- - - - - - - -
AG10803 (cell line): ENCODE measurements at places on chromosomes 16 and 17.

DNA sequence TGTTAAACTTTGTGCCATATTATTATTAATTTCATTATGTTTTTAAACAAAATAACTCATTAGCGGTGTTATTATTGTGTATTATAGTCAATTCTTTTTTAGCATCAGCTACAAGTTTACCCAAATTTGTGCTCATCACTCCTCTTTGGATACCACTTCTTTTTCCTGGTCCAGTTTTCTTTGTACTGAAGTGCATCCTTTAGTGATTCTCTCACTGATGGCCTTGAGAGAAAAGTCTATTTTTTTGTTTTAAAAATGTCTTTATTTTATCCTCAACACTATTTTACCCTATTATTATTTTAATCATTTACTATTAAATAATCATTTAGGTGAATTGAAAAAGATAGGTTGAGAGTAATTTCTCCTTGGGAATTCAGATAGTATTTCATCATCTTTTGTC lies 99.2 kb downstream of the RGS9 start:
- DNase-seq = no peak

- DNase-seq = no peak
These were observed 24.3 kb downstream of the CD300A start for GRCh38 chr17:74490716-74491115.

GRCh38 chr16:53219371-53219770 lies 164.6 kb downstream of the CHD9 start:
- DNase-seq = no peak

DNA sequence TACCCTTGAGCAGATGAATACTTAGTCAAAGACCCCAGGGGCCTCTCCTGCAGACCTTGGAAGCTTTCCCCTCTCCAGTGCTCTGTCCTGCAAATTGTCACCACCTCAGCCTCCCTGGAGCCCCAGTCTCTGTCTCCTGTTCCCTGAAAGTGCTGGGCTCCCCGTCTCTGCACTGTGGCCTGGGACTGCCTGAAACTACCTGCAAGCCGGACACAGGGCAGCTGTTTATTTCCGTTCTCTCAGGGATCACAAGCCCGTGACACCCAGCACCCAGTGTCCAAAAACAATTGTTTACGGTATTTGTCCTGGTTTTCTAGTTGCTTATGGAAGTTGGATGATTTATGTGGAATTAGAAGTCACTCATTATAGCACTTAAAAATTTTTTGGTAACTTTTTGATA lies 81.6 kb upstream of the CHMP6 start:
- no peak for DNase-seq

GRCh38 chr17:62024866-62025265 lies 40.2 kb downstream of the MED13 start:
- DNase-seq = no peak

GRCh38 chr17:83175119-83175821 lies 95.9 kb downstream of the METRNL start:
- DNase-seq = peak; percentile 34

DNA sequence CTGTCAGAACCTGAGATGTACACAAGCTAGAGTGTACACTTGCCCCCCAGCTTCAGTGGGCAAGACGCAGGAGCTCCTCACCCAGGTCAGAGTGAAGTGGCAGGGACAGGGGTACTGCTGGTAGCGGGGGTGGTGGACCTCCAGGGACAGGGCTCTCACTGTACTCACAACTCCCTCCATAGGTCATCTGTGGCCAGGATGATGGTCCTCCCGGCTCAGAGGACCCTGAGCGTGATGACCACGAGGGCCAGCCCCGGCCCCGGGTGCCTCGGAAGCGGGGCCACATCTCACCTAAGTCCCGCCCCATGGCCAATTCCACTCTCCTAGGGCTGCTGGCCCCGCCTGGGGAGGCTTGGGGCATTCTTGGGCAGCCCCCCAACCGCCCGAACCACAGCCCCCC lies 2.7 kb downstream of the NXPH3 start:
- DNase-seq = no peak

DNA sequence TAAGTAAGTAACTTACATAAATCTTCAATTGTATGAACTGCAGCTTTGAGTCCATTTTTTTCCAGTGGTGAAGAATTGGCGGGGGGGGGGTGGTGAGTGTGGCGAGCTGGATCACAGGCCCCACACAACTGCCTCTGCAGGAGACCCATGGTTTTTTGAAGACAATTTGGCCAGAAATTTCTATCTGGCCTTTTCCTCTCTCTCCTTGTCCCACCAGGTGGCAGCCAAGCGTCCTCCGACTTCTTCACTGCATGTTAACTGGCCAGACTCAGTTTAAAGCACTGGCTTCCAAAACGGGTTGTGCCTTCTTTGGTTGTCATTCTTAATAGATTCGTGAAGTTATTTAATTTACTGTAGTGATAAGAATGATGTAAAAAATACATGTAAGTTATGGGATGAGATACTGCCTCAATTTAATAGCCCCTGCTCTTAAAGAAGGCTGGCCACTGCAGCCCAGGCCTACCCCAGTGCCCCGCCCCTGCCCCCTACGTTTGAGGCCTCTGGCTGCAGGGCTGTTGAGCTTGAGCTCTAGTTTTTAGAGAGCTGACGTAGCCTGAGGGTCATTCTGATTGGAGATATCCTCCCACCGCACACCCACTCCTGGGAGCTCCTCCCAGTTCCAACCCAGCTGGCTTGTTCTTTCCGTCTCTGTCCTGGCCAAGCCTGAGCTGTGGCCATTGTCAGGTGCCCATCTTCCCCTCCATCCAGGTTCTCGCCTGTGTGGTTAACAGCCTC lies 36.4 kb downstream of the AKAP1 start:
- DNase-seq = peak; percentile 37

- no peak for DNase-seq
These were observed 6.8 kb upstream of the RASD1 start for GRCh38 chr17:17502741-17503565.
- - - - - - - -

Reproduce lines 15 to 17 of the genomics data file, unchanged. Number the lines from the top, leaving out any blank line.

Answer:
- DNase-seq = no peak

DNA sequence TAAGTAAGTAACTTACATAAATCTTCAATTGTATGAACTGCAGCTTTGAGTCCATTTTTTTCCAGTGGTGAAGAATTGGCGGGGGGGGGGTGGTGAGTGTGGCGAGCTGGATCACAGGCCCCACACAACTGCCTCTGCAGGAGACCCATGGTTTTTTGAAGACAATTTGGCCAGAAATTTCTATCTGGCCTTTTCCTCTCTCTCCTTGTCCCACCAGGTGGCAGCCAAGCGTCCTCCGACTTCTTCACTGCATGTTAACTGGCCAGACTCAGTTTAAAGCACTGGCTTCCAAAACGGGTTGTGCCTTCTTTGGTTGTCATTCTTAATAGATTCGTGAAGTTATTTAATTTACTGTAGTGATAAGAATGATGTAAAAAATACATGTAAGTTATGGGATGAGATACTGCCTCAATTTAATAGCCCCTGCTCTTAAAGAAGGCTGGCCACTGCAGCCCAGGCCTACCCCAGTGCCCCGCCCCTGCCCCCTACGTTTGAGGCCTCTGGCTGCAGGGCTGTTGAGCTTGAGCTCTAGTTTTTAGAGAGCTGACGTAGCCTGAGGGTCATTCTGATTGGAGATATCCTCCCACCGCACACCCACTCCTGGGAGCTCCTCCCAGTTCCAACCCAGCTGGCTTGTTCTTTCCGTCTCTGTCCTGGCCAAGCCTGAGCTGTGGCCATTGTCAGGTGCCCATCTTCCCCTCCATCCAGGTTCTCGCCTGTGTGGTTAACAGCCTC lies 36.4 kb downstream of the AKAP1 start:
- DNase-seq = peak; percentile 37